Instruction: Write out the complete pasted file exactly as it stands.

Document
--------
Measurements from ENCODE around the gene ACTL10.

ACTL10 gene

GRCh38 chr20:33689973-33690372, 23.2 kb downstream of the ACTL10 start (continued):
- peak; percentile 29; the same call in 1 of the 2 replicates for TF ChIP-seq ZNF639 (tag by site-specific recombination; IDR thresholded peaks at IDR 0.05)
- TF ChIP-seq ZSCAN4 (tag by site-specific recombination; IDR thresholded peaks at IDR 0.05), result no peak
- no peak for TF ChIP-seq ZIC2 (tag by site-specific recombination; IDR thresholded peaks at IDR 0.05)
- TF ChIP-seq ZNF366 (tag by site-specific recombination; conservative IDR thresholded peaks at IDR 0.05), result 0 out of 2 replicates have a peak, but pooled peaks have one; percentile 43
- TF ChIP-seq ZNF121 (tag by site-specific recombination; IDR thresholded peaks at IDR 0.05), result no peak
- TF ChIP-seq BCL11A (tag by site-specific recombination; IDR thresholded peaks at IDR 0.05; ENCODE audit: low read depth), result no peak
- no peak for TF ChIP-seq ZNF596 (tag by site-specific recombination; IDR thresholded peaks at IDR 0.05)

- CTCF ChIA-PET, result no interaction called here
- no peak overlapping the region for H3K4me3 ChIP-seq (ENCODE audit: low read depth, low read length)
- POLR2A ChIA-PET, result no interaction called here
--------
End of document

Measurements from ENCODE around the gene ACTL10.

ACTL10 gene

GRCh38 chr20:33689973-33690372, 23.2 kb downstream of the ACTL10 start (continued):
- peak; percentile 29; the same call in 1 of the 2 replicates for TF ChIP-seq ZNF639 (tag by site-specific recombination; IDR thresholded peaks at IDR 0.05)
- TF ChIP-seq ZSCAN4 (tag by site-specific recombination; IDR thresholded peaks at IDR 0.05), result no peak
- no peak for TF ChIP-seq ZIC2 (tag by site-specific recombination; IDR thresholded peaks at IDR 0.05)
- TF ChIP-seq ZNF366 (tag by site-specific recombination; conservative IDR thresholded peaks at IDR 0.05), result 0 out of 2 replicates have a peak, but pooled peaks have one; percentile 43
- TF ChIP-seq ZNF121 (tag by site-specific recombination; IDR thresholded peaks at IDR 0.05), result no peak
- TF ChIP-seq BCL11A (tag by site-specific recombination; IDR thresholded peaks at IDR 0.05; ENCODE audit: low read depth), result no peak
- no peak for TF ChIP-seq ZNF596 (tag by site-specific recombination; IDR thresholded peaks at IDR 0.05)

- CTCF ChIA-PET, result no interaction called here
- no peak overlapping the region for H3K4me3 ChIP-seq (ENCODE audit: low read depth, low read length)
- POLR2A ChIA-PET, result no interaction called here